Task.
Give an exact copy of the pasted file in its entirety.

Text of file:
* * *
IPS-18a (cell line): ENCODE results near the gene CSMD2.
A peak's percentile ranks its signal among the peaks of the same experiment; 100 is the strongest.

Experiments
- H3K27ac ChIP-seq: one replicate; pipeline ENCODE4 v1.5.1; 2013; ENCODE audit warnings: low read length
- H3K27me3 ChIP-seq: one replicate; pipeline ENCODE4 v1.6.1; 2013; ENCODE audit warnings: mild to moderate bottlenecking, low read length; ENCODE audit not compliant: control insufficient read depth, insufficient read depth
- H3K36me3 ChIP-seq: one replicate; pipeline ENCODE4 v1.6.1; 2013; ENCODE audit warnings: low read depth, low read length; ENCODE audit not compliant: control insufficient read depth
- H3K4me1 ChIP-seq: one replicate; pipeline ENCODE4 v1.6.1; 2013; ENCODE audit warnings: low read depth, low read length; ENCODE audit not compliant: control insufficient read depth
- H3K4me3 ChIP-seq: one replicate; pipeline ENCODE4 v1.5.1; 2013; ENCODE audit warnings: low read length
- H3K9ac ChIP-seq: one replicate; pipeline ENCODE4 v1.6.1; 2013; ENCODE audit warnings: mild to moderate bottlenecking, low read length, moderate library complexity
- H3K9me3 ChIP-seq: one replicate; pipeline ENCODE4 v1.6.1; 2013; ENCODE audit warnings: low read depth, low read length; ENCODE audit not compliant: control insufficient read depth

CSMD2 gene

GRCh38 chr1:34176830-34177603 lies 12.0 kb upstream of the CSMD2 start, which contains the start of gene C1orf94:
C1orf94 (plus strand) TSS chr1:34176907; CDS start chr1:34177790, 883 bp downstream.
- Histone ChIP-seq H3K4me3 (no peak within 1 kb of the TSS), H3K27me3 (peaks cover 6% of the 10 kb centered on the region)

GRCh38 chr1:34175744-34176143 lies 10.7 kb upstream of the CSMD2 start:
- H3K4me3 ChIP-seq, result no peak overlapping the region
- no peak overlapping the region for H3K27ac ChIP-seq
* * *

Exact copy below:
IPS-18a (cell line): ENCODE results near the gene CSMD2.
A peak's percentile ranks its signal among the peaks of the same experiment; 100 is the strongest.

Experiments
- H3K27ac ChIP-seq: one replicate; pipeline ENCODE4 v1.5.1; 2013; ENCODE audit warnings: low read length
- H3K27me3 ChIP-seq: one replicate; pipeline ENCODE4 v1.6.1; 2013; ENCODE audit warnings: mild to moderate bottlenecking, low read length; ENCODE audit not compliant: control insufficient read depth, insufficient read depth
- H3K36me3 ChIP-seq: one replicate; pipeline ENCODE4 v1.6.1; 2013; ENCODE audit warnings: low read depth, low read length; ENCODE audit not compliant: control insufficient read depth
- H3K4me1 ChIP-seq: one replicate; pipeline ENCODE4 v1.6.1; 2013; ENCODE audit warnings: low read depth, low read length; ENCODE audit not compliant: control insufficient read depth
- H3K4me3 ChIP-seq: one replicate; pipeline ENCODE4 v1.5.1; 2013; ENCODE audit warnings: low read length
- H3K9ac ChIP-seq: one replicate; pipeline ENCODE4 v1.6.1; 2013; ENCODE audit warnings: mild to moderate bottlenecking, low read length, moderate library complexity
- H3K9me3 ChIP-seq: one replicate; pipeline ENCODE4 v1.6.1; 2013; ENCODE audit warnings: low read depth, low read length; ENCODE audit not compliant: control insufficient read depth

CSMD2 gene

GRCh38 chr1:34176830-34177603 lies 12.0 kb upstream of the CSMD2 start, which contains the start of gene C1orf94:
C1orf94 (plus strand) TSS chr1:34176907; CDS start chr1:34177790, 883 bp downstream.
- Histone ChIP-seq H3K4me3 (no peak within 1 kb of the TSS), H3K27me3 (peaks cover 6% of the 10 kb centered on the region)

GRCh38 chr1:34175744-34176143 lies 10.7 kb upstream of the CSMD2 start:
- H3K4me3 ChIP-seq, result no peak overlapping the region
- no peak overlapping the region for H3K27ac ChIP-seq